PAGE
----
– Ben Martens


Toll-Free Times On 405

opentoallhotlanesLast week, WSDOT changed the tolling procedure on 405. The HOT lanes are now open to everyone between 7pm and 5am and on weekends. You don’t need a pass, you don’t need multiple passengers, and you don’t have to pay money. I love this change, but I’m surprised they did it.

If you read the notes from the meeting where they decided this, it’s clear that they have a lot of data available. Some of those charts are incredibly interesting. If you’re a data nerd who travels 405, you’ll love it. But the main problem I have, as I’ve stated before, is that they aren’t optimizing just for maximum throughput on the road. You can see it in their notes. They always talk about how much money each of the options will cost them in lost revenue. The system is in place to generate money and give rich people a fast lane. I’m fundamentally opposed to that. The highway is a shared resource. Let’s maximize throughput. End of story.

So why am I surprised that they created a toll-free time? Because people are going to start realizing that the toll isn’t the part of the system that is important. The important part is having separate lanes with limited entry and exit points, just like a standard express lane setup. There are already calls for WSDOT to experiment with no-toll times during the day instead of just at night, but I can’t imagine them doing that. They’d be giving up a lot of money and that’s a higher priority for them┬áthan just improving throughput. Making it free at night and on weekends costs them 3% of their total revenue and removes traffic jams that the HOT system added on the weekends so it’s a nice PR win and actually does improve traffic. Changing the daytime rates would be a much bigger hit to their bottom line.

Seattle’s Big Dig

sr99viaductprojectSeattle is in the middle of an enormous construction project. I haven’t┬ákept up with the details, but my general impression was that it was a financial disaster. I spent a little time doing some research into the current state of the project and how far it has come:

  • The double decker highway, SR 99, going right along the waterfront is in severe need of replacement. The 2001 earthquake damaged it and it is a disaster waiting to happen. It’s also a terrible spot for an elevated highway. It runs like a big scar right along the beautiful waterfront creating a dark, gloomy, wet area that you have to walk through to get to the waterfront. The plan was to bore underneath it. You know, right next to the ocean. What could go wrong?
  • It is the widest bored tunnel ever attempted.
  • The initial budet was $3.1 billion and started in 2011. It was scheduled to be done in 2015. The tunnel boring part was expected to take 14 months.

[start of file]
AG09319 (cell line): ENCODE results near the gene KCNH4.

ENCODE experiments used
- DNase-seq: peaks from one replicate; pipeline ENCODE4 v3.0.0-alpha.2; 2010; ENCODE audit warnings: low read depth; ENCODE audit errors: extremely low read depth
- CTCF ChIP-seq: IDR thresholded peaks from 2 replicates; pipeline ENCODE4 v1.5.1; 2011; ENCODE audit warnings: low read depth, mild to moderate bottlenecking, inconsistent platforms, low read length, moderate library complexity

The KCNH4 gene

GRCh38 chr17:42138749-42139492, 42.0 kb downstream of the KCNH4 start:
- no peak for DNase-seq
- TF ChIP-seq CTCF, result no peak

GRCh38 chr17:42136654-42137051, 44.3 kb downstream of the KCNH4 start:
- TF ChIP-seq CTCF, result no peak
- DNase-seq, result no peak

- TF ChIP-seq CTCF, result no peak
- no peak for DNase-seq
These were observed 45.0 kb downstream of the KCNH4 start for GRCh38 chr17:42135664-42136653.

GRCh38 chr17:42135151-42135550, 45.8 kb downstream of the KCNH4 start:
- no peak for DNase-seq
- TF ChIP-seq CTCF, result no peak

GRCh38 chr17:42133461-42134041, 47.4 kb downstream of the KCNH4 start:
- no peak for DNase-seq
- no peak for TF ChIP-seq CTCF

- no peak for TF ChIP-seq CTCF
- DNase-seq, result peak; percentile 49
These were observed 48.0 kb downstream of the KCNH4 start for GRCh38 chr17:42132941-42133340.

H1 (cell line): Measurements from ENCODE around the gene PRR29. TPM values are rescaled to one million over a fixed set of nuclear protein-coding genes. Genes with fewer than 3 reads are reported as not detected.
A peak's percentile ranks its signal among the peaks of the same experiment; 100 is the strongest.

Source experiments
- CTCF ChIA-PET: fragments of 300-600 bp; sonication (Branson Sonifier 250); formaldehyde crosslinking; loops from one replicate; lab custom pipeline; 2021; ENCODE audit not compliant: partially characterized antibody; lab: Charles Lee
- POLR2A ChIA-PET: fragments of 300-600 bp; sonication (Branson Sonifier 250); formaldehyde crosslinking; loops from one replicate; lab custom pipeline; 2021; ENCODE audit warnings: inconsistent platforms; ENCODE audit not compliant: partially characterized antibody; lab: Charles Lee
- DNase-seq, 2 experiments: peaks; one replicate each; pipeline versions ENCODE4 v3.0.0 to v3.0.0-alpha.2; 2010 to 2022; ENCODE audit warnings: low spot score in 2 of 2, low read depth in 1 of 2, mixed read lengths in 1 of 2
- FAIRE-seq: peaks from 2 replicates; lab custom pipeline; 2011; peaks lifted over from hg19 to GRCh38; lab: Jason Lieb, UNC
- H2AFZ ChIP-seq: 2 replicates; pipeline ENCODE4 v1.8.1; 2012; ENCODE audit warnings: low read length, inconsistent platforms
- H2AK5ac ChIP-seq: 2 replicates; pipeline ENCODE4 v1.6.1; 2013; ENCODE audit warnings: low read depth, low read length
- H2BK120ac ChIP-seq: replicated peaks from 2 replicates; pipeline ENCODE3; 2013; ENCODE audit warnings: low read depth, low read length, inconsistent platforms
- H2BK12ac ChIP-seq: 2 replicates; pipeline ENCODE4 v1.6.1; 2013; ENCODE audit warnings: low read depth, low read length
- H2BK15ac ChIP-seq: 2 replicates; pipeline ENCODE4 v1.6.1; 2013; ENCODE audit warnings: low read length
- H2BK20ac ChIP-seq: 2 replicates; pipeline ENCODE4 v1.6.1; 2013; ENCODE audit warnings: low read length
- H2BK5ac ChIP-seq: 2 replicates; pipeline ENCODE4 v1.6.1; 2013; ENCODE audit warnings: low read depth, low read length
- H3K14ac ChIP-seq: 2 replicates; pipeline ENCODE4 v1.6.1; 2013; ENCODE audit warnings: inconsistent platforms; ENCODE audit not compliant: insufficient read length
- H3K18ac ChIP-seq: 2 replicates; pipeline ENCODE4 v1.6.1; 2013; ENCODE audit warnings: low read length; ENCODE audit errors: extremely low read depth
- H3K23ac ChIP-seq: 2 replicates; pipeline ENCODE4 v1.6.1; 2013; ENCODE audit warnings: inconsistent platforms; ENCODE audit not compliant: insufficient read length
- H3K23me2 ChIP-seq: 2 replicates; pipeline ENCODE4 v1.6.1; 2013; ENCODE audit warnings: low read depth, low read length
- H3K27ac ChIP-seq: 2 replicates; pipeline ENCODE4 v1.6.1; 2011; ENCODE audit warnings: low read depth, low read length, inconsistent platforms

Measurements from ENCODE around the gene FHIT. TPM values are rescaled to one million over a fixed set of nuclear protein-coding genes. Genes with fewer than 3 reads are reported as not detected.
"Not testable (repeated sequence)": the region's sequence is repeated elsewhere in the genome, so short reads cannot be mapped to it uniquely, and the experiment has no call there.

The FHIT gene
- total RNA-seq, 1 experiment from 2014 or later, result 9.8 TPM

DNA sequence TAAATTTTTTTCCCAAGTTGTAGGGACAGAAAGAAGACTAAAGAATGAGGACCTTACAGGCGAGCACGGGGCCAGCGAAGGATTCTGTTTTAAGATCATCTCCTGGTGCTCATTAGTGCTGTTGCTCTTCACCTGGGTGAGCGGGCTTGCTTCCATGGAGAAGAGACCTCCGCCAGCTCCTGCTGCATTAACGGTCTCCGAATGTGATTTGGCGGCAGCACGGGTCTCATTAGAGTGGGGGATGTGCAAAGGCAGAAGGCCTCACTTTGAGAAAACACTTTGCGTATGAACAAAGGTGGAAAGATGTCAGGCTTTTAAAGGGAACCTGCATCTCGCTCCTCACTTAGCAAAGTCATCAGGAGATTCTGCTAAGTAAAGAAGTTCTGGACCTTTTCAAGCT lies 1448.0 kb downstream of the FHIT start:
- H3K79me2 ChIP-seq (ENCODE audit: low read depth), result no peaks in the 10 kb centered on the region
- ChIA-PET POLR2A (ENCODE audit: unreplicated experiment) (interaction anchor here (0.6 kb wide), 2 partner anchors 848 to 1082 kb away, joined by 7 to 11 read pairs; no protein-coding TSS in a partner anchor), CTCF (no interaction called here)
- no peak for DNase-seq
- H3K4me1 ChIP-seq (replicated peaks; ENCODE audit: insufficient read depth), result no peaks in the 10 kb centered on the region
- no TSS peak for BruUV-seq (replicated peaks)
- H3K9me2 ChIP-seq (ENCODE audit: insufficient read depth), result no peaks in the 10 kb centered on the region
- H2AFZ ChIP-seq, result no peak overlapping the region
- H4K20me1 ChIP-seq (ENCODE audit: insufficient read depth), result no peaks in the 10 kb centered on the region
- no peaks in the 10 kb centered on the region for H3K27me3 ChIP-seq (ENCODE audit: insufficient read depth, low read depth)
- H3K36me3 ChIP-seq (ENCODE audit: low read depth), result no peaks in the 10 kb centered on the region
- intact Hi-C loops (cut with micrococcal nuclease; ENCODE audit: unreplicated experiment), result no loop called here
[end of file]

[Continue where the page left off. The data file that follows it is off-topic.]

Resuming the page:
• At the point when the tunnel was 10% complete, the state had spent 70% of it’s money.
  • The drilling machine, Big Bertha, has moved 1437 feet. That’s about 15% of the total distance.
  • Problems so far have included the machine getting stuck, the machine breaking and needing major repairs, and the ground caving in.
  • When the machine broke, it was down for two years. There’s no way to back it out so they had to dig a huge hole to get down and repair it in place.
  • Even parts of the project that don’t involve tunneling are over-budget. Replacing the seawall along Alaskan Way was a $331 million dollar project which is already about $100 million over budget.
  • The most recent estimate I could find for completion was March 2018. Complete rebuilding of the waterfront will stretch into 2019.
  • I couldn’t find anything that gives a recent estimate of the actual cost of the project. It seems like most people just shrug, laugh and cry.

I get why people thought this was a good idea. It would be beautiful to hide all that traffic and really beautify the area, but the discussions now are not around what would be beautiful, but rather, when should they cut bait and run. And of course, if they do decide to stop, they still have the original problem of the decrepit double decker SR 99 to deal with. It’s anybody’s guess how (and when) this one will turn out.

I-405 Construction Update

i405We live right off of I-405 so we have been living with the enormous construction project for years. However, it’s slated to finish this fall and some of the details about the new traffic flow are starting to come out:

  • An extra lane is being added between NE 6th and NE 160th St
  • That extra lane along with the existing HOV lane will be “express toll lanes.” Cars with enough occupants will travel in them for free, but others can pay to travel in them.
  • During peak hours, three people are required to use the express lanes. In off peak hours, two people will qualify.
  • The rate for non-HOV users will vary based on the traffic. More traffic? Higher rate. They try to keep traffic flowing on those lanes by pricing people out of them.
  • Motorcycles are always exempt as with other HOV lanes.
  • You need a new “Flex Pass” to use those lanes. If you already had a switchable pass, you can call for a free upgrade.
  • There are defined entry and exit points for the express toll lanes.

I’m interested to see how much the extra lane helps traffic. Having the defined entry and exit points should help keep the traffic segregated a bit. For example, there’s no entry point right at 520 which will hopefully reduce some of the congestion as 520 drivers merge onto 405.

I do wonder about the sensibility of adding an extra HOV lane instead of regular lane. I really hope that it’s being done because this actually reduces commute times for everyone and not as some environmental action to try and force people to carpool.

Thankfully I have multiple routes that I can take to and from work. 405 is just one of the options. With almost 200,000 people traveling this stretch of road every day, I’m sure I’m not the only one who is eager to see how this is going to turn out.